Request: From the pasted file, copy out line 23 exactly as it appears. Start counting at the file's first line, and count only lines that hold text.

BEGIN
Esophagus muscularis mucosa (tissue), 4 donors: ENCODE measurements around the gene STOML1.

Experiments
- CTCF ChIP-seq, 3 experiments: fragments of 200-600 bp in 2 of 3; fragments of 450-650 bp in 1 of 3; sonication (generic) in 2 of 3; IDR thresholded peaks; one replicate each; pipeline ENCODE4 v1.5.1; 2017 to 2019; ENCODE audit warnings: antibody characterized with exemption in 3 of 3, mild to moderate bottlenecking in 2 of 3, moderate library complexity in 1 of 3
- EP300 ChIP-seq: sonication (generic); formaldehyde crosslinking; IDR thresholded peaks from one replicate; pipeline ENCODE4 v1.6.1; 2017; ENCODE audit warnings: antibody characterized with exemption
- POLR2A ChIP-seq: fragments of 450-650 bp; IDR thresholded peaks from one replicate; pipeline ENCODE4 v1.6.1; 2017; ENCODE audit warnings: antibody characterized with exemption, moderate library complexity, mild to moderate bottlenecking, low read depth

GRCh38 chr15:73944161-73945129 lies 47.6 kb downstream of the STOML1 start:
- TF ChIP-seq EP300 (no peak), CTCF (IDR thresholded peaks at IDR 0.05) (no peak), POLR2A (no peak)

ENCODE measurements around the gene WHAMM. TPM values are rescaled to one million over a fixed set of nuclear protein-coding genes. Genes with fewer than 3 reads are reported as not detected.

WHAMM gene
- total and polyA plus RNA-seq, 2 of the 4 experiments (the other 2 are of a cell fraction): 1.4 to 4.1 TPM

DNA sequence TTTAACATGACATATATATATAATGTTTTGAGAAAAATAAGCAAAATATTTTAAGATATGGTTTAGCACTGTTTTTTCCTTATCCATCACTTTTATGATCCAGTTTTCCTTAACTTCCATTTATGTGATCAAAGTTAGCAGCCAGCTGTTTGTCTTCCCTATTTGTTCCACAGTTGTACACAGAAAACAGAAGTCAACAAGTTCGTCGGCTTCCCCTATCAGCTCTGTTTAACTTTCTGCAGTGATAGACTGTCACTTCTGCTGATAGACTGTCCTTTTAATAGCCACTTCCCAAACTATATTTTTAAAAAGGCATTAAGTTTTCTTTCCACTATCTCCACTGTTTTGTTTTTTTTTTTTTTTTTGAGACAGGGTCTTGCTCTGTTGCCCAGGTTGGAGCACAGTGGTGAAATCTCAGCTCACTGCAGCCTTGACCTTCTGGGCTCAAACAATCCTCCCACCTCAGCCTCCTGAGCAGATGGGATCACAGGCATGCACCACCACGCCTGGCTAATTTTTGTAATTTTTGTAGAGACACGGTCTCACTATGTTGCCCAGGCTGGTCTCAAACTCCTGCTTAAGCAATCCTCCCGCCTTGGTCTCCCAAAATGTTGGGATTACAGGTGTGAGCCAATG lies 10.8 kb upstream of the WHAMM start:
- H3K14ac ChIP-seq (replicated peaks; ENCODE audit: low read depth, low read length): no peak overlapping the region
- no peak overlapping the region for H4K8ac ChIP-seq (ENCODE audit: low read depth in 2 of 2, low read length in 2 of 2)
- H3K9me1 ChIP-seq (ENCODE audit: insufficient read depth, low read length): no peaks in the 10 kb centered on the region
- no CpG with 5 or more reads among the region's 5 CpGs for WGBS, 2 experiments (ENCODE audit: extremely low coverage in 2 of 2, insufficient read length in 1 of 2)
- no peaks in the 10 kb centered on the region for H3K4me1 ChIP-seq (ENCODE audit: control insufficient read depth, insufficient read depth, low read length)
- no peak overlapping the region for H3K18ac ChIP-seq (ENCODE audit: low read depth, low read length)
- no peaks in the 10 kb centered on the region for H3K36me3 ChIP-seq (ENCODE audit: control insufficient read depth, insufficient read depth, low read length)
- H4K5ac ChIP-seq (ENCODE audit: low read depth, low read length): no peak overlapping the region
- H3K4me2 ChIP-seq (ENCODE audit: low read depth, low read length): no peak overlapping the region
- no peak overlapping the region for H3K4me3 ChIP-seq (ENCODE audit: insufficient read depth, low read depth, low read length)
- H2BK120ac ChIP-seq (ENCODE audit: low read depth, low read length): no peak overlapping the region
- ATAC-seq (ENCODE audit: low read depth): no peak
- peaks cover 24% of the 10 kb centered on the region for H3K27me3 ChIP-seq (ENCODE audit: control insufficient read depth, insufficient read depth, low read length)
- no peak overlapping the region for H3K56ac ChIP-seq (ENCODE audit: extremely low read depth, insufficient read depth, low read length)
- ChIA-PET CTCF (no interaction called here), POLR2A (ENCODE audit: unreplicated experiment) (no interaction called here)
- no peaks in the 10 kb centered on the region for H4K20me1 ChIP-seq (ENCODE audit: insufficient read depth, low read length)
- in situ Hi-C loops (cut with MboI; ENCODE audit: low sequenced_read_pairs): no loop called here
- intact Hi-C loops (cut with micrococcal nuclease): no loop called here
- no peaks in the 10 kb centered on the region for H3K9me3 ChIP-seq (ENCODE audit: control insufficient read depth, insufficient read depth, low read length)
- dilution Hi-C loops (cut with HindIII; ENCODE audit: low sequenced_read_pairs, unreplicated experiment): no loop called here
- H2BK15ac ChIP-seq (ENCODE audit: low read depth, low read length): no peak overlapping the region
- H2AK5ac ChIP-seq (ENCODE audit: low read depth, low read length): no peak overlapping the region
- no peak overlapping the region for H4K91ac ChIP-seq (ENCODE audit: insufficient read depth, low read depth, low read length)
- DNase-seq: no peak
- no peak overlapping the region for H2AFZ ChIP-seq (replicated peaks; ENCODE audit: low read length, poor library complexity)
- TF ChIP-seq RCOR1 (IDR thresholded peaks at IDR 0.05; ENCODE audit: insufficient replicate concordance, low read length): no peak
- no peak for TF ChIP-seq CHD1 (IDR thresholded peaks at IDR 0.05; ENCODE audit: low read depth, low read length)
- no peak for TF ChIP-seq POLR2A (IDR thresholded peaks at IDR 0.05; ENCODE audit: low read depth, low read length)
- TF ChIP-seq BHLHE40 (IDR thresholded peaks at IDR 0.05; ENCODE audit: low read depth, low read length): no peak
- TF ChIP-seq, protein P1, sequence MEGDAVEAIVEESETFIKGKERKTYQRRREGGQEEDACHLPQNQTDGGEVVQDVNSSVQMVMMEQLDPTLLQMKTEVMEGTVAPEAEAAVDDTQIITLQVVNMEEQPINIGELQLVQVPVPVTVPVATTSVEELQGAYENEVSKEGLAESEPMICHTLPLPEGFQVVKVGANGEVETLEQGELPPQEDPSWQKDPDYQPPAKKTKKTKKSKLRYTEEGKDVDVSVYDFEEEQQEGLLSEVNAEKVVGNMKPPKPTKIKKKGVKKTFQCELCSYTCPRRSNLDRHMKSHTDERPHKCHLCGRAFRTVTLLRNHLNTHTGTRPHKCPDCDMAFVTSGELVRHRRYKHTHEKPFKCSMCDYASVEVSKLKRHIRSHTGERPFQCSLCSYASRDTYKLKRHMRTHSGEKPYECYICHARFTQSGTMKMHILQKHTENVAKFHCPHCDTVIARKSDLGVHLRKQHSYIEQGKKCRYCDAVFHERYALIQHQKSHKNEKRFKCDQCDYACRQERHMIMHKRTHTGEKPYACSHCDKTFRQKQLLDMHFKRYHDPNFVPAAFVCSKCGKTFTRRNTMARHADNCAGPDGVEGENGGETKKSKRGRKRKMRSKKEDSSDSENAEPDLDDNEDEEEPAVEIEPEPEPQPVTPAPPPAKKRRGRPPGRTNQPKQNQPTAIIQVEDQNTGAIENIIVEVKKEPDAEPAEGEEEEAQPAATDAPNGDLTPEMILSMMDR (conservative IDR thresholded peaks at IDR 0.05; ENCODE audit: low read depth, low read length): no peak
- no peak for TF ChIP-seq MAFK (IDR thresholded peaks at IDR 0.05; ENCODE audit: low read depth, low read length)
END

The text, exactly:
- ATAC-seq (ENCODE audit: low read depth): no peak